Did you know that indoor air can be contaminated with industrial chemicals such as benzene, formaldehyde and trichloroethylene? These chemicals are used extensively in building materials, furniture materials, paints, inks, varnishes and adhesives. Over time, these chemicals are emitted into the air. Benzene and formaldehyde are known carcinogens and continued research indicates that trichloroethylene is carcinogenic in many animals.
At Clean Conscience, indoor air quality is an important aspect of our green cleaning process. That’s why we use ProTeam vacuums. All ProTeam vacuum models collect at least 99.9% of indoor air pollutants. Between green cleanings, you can keep your indoor air free of toxic pollutants with certain house plants. The following is a list of plants that will capture at least two of the three indoor air pollutants mentioned above. To see a more extensive list of air filtering plants, see this table.
Hedera helix (Common Ivy, English Ivy) is a species of ivy native to most of Europe and western Asia. It is labeled as an invasive species in many parts of the United States, and its sale or import is banned in the state of Oregon.
English Ivy removes benzene and formaldehyde but not trichloroethylene.
Spathiphyllum is a genus of about 40 species of monocotyledonous flowering plants in the family Araceae, native to tropical regions of the Americas and southeastern Asia. Certain species of Spathiphyllum are commonly known as Spath or Peace Lilies. The plant does not need excessive light or water to survive.
Peace Lilies remove benzene, formaldehyde and trichloroethylene.
Aglaonema is a genus of about 40 species of foliage plants in the family Araceae, native to the tropical swamps and rainforests of southeastern Asia, from Bangladesh east to the Philippines, and north to southern China. No common name is widely used, though they are sometimes called “Chinese Evergreens”. Please note: The sap of this plant is poisonous to health. It causes skin irritation. If ingested, the sap causes irritation of the mouth, lips, throat and tongue.
Chinese Evergreens are popular houseplants and ornamental plants for offices and shopping malls because they are among the easiest houseplants to grow. They tolerate a wide range of light, as well as neglect, and are relatively resistant to pests. Chinese Evergreen removes benzene and formaldehyde but not trichloroethylene.
Song of India Plant
Dracaena reflexa, commonly called Pleomele or the Song of India, is a species of Dracaena which is a tropical tree native to Madagascar, Mauritius, and other nearby islands of the Indian Ocean. It is widely grown as an ornamental plant and houseplant, valued for its richly coloured, evergreen leaves, and thick, irregular stems.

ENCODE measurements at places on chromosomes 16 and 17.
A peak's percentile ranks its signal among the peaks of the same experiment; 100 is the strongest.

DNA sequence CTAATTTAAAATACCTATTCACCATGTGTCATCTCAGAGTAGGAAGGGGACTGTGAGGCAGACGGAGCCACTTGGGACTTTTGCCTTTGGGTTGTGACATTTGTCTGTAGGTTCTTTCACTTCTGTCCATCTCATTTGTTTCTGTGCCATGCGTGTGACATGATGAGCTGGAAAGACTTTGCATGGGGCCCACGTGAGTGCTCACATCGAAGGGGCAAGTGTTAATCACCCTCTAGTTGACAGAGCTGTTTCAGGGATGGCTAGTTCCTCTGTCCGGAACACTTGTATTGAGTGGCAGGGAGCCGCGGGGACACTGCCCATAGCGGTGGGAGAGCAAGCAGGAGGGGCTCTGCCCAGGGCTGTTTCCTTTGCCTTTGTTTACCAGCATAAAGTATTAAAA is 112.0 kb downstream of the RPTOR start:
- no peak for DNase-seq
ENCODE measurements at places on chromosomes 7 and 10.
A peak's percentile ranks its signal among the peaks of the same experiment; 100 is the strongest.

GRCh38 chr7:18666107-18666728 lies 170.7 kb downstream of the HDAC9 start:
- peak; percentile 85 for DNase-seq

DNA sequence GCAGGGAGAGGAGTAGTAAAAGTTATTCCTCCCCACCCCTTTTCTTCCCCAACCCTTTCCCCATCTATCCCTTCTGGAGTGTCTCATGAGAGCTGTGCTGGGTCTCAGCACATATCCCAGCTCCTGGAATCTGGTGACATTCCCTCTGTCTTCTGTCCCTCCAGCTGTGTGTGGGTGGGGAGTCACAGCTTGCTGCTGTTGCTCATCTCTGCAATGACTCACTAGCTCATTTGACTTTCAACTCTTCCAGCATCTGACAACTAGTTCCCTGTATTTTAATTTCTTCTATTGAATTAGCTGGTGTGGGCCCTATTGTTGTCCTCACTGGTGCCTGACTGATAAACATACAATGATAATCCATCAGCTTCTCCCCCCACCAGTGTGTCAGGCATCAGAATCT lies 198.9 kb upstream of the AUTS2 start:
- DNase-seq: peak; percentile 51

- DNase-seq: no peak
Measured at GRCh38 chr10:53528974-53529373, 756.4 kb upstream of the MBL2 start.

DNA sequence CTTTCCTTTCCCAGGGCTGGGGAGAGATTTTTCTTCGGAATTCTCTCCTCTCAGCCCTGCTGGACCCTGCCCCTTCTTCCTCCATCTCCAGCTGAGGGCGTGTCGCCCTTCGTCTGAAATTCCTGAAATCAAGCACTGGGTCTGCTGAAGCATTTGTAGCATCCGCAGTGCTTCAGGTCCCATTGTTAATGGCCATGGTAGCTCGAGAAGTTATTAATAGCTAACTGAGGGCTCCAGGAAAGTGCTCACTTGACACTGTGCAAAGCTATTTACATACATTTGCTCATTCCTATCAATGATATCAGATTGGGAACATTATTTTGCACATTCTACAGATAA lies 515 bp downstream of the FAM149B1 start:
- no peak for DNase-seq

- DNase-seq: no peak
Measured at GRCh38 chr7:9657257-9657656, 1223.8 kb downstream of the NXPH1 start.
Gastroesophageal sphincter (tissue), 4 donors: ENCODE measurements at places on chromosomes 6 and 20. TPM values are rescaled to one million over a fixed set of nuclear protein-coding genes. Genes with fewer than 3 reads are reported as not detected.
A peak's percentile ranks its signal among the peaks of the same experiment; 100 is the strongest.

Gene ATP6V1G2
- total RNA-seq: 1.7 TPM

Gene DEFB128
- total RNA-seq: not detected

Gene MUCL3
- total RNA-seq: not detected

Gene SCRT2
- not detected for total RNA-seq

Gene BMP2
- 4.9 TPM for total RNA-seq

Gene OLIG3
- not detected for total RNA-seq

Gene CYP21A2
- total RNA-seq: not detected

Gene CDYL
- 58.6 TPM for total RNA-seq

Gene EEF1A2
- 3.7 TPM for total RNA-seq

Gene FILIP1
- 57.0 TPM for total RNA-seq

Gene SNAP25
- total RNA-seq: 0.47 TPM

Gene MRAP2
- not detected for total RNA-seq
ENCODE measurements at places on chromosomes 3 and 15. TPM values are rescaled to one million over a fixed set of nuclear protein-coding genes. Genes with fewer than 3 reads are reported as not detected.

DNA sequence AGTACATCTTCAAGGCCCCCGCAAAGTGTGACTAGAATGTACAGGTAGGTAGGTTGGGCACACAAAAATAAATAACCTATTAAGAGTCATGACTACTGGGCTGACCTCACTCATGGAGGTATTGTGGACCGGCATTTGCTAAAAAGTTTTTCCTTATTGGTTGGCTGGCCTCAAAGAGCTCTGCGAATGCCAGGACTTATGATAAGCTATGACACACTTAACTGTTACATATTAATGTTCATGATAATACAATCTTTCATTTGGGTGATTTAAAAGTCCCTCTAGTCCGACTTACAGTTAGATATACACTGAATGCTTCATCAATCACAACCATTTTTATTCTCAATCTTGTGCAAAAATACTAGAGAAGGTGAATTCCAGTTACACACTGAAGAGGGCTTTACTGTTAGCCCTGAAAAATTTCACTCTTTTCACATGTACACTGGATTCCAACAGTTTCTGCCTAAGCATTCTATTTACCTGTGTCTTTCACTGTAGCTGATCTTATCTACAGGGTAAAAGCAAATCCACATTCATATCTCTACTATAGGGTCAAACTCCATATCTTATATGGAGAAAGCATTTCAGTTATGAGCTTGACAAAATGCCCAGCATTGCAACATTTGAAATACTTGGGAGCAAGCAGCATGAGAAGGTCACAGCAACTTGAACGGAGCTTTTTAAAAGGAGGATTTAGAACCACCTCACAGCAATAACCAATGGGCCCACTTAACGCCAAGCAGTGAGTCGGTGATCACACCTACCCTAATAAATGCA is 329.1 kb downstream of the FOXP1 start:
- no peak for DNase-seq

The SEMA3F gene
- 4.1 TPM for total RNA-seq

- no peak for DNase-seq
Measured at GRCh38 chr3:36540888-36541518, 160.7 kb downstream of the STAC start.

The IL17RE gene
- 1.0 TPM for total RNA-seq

Pleomele removes benzene and formaldehyde but not trichloroethylene.
Dracaena fragrans (Cornstalk Dracaena) is a flowering plant species that is native throughout tropical Africa, from Sudan south to Mozambique, west to Côte d’Ivoire and southwest to Angola, growing in upland regions at 600–2,250 m (2,000–7,380 ft) altitude. It is a popular as a houseplant, valued for its tolerance of a wide range of indoor conditions from full sun to low light conditions.
Cornstalk Dracaena removes benzene and formaldehyde but not trichloroethylene.
Gerbera daisy is a genus of ornamental plants from the sunflower family (Asteraceae). There are approximately 30 species in the wild, extending to South America, Africa and tropical Asia. Gerbera is very popular and widely used as a decorative garden plant or as cut flowers because of it’s bright and varied flower colors.
Gerbera daisy removes benzene, formaldehyde and trichloroethylene.
Red Pot Mum
Chrysantheium morifolium (Chrysanthemums), often called mums or chrysanths, are of the genus (Chrysanthemum) constituting approximately 30 species of perennial flowering plants in the family Asteraceae which is native to Asia and northeastern Europe. Chrysantheium morifolium is commonly called Florist’s Chrysanthemum or Pot Mum.
Chrysantheium morifolium removes benzene, formaldehyde and trichloroethylene.
Your local plant nursery will likely have many of these plants on hand.
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